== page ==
You are a victim of sexual harassment if you are subjected to unwelcome sexual advances, requests for sexual favors, physical contact of a sexual nature or verbal or visual conduct of a sexual nature in the workplace. This guide provides important Do's and Don'ts to help you protect your rights.
Don't Ignore the Harassment.
Ignoring inappropriate sexual conduct in the workplace will not make it go away. It will continue, will possibly intensify and your inaction could be seen as acceptance or encouragement.
Do Report the Harassment
Your company cannot take action if you do not report sexually harassing conduct. Follow any reporting policies your employer has and in their absence, report sexual harassment to your supervisor or to the HR department. Failing to report sexual harassment may adversely affect your legal rights.
Don't Be Ashamed or Blame Yourself
Many victims of sexual harassment are ashamed that they are victims and/or blame themselves. There is nothing to be ashamed about. Sexual harassment is a common workplace problem. Do not blame yourself. Many harassers start slowly so that it can become vague when a line is crossed. Welcome conduct can become unwelcome. It is OK to say "enough is enough."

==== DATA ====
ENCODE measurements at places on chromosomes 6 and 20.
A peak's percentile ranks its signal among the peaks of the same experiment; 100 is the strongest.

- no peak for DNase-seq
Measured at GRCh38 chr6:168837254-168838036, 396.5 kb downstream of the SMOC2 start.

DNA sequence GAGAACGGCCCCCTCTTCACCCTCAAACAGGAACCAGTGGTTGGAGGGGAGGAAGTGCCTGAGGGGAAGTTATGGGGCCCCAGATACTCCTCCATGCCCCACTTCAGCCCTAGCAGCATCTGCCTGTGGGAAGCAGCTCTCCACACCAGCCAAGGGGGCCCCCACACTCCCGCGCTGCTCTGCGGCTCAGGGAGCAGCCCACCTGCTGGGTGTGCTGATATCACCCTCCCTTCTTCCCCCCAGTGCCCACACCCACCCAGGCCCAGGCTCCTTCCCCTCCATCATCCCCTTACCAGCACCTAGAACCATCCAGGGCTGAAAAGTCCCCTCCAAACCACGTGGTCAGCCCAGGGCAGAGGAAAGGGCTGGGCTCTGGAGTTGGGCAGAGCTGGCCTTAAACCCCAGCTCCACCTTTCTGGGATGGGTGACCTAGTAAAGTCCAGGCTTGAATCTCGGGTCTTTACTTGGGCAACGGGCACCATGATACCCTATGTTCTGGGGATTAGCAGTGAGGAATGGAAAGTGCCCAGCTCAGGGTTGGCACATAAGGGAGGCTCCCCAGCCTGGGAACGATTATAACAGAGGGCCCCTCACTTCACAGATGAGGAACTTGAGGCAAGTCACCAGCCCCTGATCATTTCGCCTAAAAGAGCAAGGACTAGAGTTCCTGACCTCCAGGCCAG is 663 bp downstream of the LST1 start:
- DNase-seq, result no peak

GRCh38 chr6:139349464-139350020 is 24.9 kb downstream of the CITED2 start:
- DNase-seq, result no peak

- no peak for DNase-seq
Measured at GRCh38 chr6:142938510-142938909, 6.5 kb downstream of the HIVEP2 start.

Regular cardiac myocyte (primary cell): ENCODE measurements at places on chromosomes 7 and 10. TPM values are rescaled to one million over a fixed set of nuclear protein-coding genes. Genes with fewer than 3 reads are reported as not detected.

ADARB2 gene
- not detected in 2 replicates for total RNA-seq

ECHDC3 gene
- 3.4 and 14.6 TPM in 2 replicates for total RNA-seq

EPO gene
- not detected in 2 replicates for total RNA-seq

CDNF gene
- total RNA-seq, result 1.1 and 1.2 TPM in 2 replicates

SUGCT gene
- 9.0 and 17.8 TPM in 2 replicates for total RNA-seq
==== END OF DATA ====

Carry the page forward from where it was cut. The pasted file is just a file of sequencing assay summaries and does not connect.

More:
Do Be Vigilant For Retaliation
It is unlawful for an employer to retaliate against an employee who reports harassment. If workplace rules are being enforced more strictly or your work performance is being judged more critically you may be the victim of retaliation.
Do Seek Legal Advice
If you believe you are the victim of sexual harassment or retaliation for reporting harassment it is best practice to contact an employment attorney as soon as possible. Getting timely legal advice may prevent an adverse employment action and may strengthen your legal claims if there is an adverse employment action. Knowing your rights and responsibilities from the outset is important.